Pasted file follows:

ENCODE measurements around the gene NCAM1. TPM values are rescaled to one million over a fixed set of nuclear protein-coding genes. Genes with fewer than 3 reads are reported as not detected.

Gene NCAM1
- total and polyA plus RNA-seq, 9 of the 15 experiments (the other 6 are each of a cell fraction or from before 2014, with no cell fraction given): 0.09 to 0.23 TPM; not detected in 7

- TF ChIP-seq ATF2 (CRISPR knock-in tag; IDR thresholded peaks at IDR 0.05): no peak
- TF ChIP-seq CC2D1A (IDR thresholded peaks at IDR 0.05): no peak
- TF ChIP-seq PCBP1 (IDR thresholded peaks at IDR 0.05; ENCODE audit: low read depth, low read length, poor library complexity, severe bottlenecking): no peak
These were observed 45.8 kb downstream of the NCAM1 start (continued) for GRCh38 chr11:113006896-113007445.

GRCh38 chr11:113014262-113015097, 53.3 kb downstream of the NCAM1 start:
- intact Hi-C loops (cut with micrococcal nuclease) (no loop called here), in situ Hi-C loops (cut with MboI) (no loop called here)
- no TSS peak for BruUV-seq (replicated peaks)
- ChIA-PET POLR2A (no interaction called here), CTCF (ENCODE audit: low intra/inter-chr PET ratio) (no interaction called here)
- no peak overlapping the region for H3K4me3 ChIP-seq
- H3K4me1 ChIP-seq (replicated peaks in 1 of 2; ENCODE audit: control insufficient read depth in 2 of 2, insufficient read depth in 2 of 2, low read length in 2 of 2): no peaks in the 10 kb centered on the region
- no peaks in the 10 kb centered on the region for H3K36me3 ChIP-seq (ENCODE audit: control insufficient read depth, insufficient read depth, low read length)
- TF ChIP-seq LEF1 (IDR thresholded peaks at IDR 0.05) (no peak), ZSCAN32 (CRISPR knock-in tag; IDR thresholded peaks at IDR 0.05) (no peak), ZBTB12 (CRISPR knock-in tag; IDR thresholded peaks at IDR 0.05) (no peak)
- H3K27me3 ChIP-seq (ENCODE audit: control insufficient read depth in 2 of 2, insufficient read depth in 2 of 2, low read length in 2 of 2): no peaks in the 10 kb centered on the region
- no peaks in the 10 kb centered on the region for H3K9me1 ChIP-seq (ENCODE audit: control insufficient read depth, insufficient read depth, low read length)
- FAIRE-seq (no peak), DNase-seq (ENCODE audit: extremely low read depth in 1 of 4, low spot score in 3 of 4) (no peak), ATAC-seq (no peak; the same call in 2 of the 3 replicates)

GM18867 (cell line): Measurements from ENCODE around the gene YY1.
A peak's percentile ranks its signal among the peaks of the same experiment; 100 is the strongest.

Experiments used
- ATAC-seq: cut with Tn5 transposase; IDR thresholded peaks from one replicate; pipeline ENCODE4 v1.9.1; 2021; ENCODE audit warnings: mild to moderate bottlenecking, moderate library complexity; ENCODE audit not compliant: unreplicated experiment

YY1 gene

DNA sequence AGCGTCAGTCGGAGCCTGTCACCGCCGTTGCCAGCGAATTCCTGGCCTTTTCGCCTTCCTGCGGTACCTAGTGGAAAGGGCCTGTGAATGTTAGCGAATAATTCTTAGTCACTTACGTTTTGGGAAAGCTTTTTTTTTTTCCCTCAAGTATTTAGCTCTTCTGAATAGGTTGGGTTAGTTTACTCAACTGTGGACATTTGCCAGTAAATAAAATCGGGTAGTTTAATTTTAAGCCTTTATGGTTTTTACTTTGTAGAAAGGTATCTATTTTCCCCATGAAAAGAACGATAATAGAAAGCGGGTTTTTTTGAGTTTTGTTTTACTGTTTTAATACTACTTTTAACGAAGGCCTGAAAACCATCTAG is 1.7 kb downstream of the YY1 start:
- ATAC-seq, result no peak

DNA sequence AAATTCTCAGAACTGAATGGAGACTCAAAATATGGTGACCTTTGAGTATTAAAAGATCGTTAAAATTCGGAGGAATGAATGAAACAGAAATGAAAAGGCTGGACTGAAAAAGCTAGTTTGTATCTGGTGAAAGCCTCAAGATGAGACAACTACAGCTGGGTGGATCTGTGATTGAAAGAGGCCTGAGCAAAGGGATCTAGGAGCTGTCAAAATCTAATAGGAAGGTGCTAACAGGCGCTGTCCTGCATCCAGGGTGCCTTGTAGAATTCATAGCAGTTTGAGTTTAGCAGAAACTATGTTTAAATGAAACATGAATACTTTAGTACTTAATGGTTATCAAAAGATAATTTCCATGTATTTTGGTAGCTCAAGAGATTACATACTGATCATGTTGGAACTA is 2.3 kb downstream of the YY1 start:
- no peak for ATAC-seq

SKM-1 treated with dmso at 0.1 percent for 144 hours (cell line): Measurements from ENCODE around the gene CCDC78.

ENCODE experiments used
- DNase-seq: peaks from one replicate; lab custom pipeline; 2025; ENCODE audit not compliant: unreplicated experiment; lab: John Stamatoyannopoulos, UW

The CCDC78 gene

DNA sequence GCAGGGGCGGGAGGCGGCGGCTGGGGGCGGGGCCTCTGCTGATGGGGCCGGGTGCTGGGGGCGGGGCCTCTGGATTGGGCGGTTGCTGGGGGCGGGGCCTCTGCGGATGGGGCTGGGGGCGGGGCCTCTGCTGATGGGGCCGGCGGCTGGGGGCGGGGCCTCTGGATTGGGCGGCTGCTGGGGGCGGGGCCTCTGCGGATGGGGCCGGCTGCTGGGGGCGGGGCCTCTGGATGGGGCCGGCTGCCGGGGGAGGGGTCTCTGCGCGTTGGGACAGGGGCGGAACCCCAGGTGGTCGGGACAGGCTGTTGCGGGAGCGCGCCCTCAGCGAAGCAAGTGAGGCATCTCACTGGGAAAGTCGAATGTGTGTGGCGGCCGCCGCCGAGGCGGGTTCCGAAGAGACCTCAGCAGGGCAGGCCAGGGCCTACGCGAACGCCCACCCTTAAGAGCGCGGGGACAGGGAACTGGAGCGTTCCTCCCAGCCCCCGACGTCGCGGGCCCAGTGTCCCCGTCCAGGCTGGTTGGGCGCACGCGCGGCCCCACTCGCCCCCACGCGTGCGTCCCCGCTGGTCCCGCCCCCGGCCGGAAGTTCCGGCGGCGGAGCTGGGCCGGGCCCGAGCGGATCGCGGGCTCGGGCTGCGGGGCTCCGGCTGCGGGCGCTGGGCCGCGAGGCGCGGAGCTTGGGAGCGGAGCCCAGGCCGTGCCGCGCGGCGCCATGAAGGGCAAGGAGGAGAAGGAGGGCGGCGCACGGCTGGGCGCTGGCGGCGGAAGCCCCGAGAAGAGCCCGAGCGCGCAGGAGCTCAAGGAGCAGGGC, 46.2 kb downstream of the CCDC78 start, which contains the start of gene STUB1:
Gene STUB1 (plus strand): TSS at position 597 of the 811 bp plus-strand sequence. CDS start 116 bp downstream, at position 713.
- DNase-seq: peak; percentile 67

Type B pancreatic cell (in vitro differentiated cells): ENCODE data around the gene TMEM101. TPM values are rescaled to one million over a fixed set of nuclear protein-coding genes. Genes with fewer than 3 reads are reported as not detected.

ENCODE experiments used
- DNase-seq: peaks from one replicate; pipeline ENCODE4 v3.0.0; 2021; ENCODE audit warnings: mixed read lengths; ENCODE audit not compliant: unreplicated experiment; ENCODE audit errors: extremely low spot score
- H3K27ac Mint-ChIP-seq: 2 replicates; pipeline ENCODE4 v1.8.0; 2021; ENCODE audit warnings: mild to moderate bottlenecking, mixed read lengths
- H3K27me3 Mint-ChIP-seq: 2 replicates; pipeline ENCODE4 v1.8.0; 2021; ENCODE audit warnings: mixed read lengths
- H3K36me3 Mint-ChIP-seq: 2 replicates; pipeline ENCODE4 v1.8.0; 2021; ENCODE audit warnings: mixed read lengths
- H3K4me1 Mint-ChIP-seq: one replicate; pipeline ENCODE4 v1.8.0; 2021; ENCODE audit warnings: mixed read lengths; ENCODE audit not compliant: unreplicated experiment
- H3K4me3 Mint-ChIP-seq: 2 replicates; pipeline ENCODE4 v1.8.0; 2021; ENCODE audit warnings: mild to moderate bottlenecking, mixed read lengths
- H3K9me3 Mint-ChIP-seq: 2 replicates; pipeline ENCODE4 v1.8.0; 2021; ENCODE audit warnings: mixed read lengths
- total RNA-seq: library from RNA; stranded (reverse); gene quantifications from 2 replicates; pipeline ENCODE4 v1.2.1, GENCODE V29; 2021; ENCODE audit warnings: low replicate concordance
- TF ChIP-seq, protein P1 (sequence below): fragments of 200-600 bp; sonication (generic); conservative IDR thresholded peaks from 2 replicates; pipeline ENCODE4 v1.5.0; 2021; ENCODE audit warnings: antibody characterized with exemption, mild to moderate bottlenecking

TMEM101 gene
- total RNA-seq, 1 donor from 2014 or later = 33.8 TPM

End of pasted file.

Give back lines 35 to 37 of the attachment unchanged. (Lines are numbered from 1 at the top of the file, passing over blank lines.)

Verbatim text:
Type B pancreatic cell (in vitro differentiated cells): ENCODE data around the gene TMEM101. TPM values are rescaled to one million over a fixed set of nuclear protein-coding genes. Genes with fewer than 3 reads are reported as not detected.

ENCODE experiments used
- DNase-seq: peaks from one replicate; pipeline ENCODE4 v3.0.0; 2021; ENCODE audit warnings: mixed read lengths; ENCODE audit not compliant: unreplicated experiment; ENCODE audit errors: extremely low spot score